Everyone wants a puppy. Or at least a young, spry dog still in his wet-behind-the-ears adolescence. But shelters are full of older dogs looking for a loving home. And many of these dogs are wonderful candidates. So if you’re in the market for a four-legged furry companion, read on and take into account our case for older dogs.
Old Don’t Mean Ol’ Fogey
If you think older means lots of vet bills, then think again. Many older dogs, especially those in shelters, are in perfect health. Talk to your friends with older animals and you’ll find the vast majority have pets that live well into old age without anything more than a regular checkup. Often, purebred dogs are the ones who come with hefty vet bills due to the inherited illnesses and defects they have. Mutts, on the other hand, are usually very hardy creatures. Basically, old doesn’t mean retirement-bound. It just means older, wiser, and better adjusted to the world. Which ain't bad.
Puppies require extensive training and the cleaning up of “accidents” as they learn where they can and can’t go in the house. Older dogs, meanwhile, require little or no training. Even better, they know where it’s acceptable to go to the bathroom. Many of them have already come from a loving home (in a lot of cases, their owner has died and when no one else stepped forward to look after them, they ended up in a shelter), or sometimes a not so loving home … but they know the rules. And good shelters will train dogs to be the best pet ever. All the hard work has been done and you’ve got a fantastic dog on your hands that is only going to give you love and fun. Plus, no messes!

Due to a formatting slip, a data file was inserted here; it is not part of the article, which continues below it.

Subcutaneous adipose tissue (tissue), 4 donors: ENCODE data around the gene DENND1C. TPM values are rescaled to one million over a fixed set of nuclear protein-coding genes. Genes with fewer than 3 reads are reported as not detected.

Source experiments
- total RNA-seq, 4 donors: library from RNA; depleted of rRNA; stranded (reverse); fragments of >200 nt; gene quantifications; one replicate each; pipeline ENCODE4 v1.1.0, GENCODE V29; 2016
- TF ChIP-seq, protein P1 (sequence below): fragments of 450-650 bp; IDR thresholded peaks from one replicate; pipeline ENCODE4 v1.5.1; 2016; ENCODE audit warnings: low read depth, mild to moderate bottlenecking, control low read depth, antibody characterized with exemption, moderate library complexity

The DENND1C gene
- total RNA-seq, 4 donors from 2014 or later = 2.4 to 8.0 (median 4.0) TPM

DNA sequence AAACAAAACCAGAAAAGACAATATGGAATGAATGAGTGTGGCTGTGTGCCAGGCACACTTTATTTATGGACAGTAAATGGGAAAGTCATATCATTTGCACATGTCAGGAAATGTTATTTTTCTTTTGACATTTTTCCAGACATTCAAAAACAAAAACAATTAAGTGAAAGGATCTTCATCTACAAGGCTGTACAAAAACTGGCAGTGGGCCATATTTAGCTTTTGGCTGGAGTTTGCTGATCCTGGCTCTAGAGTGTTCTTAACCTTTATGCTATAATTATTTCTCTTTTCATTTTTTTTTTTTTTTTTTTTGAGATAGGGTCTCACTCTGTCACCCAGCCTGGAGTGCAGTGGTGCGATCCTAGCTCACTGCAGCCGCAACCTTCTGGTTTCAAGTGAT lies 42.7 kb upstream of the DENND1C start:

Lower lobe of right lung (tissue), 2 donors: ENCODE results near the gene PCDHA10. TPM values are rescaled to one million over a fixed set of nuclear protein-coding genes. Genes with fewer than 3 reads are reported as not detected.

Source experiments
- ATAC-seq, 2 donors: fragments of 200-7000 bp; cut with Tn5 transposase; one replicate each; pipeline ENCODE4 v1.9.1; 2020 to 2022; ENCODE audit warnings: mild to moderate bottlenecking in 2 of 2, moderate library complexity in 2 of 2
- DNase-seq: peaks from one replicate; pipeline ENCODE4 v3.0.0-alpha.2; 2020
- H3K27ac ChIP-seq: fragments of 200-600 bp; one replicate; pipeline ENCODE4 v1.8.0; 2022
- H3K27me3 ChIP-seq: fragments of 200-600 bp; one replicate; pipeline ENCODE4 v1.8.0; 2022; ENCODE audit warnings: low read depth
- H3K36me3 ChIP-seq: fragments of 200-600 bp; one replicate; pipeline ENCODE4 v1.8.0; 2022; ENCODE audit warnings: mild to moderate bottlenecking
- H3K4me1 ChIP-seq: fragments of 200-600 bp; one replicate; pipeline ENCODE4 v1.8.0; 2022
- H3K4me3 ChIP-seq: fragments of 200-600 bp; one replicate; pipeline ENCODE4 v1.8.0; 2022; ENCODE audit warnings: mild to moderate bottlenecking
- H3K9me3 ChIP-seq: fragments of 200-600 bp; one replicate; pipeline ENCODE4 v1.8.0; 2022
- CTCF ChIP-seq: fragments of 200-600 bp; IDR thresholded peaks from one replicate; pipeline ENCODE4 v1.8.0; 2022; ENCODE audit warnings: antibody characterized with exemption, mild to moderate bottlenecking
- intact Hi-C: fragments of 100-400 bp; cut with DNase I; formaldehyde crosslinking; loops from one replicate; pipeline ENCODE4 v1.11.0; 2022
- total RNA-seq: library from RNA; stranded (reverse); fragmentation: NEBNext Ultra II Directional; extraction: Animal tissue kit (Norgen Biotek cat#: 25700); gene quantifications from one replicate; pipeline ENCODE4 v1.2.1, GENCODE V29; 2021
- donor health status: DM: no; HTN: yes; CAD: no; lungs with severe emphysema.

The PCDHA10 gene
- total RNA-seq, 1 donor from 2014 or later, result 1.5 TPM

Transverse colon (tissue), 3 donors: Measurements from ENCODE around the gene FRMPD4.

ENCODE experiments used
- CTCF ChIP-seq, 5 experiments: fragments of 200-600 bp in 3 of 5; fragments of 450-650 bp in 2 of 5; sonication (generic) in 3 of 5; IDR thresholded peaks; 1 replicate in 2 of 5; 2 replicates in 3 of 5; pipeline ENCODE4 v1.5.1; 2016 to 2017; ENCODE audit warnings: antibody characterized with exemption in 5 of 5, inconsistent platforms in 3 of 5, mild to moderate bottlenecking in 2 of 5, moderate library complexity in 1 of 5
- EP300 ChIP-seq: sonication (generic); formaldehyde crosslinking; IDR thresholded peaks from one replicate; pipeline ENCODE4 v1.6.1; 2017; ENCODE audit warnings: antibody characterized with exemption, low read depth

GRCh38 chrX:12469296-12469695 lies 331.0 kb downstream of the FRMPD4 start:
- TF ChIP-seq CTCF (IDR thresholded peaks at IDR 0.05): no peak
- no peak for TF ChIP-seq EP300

With Ages Comes Wisdom
Puppies are adorable. And rambunctious. And devious. With a puppy, you don’t know what personality you’re going to get. Sure, how you raise him will definitely shape him into the dog he’s going to be, but still, you just never know what kind of dog he’ll be. Perhaps noisy, and way more energetic than you wanted. With an older dog, you can pick one that suits you and your lifestyle. Completely. An older dog has already got a fully developed personality. He’s wise with the ways of the world. And, he’s not suddenly going to morph into the dog that needs to have a five-mile run every day.
An older dog often already knows the score. He knows what kids are like and how to act around them (especially when little eager hands become a little too eager). A young dog may react to children harshly (when they’re not used to them), but older dogs often will sit and suffer in good-natured silence. But best of all, the staff at the shelter can guide you to the kid-friendly dogs.
Older dogs are great, and should never be overlooked when you’re looking for a new friend. We know puppies are adorable and almost near-irresistible, but there is something to be said for the elegance and dignity and beauty of an older animal.
And, as April is prevention of cruelty to animals month, perhaps adopting a dog who’s never really known a loving home, but is yearning for one, will be the greatest gift you can give -- both to the dog and to yourself.
Woof! It’s Wednesday.
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